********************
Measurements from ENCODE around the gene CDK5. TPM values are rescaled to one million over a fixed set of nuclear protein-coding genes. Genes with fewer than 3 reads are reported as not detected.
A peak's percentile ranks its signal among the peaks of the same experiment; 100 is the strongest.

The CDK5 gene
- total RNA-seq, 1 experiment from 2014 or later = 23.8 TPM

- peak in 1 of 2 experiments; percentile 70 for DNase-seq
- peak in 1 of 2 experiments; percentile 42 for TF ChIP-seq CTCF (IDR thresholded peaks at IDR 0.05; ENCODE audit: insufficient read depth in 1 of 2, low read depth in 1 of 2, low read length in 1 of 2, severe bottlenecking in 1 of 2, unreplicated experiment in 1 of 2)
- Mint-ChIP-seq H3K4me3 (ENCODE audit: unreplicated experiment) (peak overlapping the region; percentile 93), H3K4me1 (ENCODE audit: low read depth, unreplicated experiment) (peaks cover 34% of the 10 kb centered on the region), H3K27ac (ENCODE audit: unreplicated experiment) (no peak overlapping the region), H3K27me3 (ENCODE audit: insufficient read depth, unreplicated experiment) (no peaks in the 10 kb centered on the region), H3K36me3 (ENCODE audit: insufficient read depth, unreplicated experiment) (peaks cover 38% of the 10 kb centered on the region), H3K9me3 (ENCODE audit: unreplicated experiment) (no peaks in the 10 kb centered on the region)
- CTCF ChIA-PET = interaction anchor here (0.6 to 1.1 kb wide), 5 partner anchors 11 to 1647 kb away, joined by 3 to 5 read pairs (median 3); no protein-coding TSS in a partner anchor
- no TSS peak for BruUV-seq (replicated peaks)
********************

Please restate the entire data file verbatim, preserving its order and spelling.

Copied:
Measurements from ENCODE around the gene CDK5. TPM values are rescaled to one million over a fixed set of nuclear protein-coding genes. Genes with fewer than 3 reads are reported as not detected.
A peak's percentile ranks its signal among the peaks of the same experiment; 100 is the strongest.

The CDK5 gene
- total RNA-seq, 1 experiment from 2014 or later = 23.8 TPM

- peak in 1 of 2 experiments; percentile 70 for DNase-seq
- peak in 1 of 2 experiments; percentile 42 for TF ChIP-seq CTCF (IDR thresholded peaks at IDR 0.05; ENCODE audit: insufficient read depth in 1 of 2, low read depth in 1 of 2, low read length in 1 of 2, severe bottlenecking in 1 of 2, unreplicated experiment in 1 of 2)
- Mint-ChIP-seq H3K4me3 (ENCODE audit: unreplicated experiment) (peak overlapping the region; percentile 93), H3K4me1 (ENCODE audit: low read depth, unreplicated experiment) (peaks cover 34% of the 10 kb centered on the region), H3K27ac (ENCODE audit: unreplicated experiment) (no peak overlapping the region), H3K27me3 (ENCODE audit: insufficient read depth, unreplicated experiment) (no peaks in the 10 kb centered on the region), H3K36me3 (ENCODE audit: insufficient read depth, unreplicated experiment) (peaks cover 38% of the 10 kb centered on the region), H3K9me3 (ENCODE audit: unreplicated experiment) (no peaks in the 10 kb centered on the region)
- CTCF ChIA-PET = interaction anchor here (0.6 to 1.1 kb wide), 5 partner anchors 11 to 1647 kb away, joined by 3 to 5 read pairs (median 3); no protein-coding TSS in a partner anchor
- no TSS peak for BruUV-seq (replicated peaks)